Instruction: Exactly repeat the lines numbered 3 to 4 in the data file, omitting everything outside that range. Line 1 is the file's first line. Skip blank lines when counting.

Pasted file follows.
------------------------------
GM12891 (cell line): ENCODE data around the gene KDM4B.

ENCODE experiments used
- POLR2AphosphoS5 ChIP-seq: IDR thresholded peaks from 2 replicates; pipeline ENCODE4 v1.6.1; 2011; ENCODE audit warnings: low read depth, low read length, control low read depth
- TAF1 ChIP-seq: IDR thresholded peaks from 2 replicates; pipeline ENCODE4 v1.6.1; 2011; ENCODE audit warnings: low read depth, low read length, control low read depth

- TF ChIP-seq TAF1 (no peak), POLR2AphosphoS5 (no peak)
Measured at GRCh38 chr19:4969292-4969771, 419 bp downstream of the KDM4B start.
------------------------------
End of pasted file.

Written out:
- POLR2AphosphoS5 ChIP-seq: IDR thresholded peaks from 2 replicates; pipeline ENCODE4 v1.6.1; 2011; ENCODE audit warnings: low read depth, low read length, control low read depth
- TAF1 ChIP-seq: IDR thresholded peaks from 2 replicates; pipeline ENCODE4 v1.6.1; 2011; ENCODE audit warnings: low read depth, low read length, control low read depth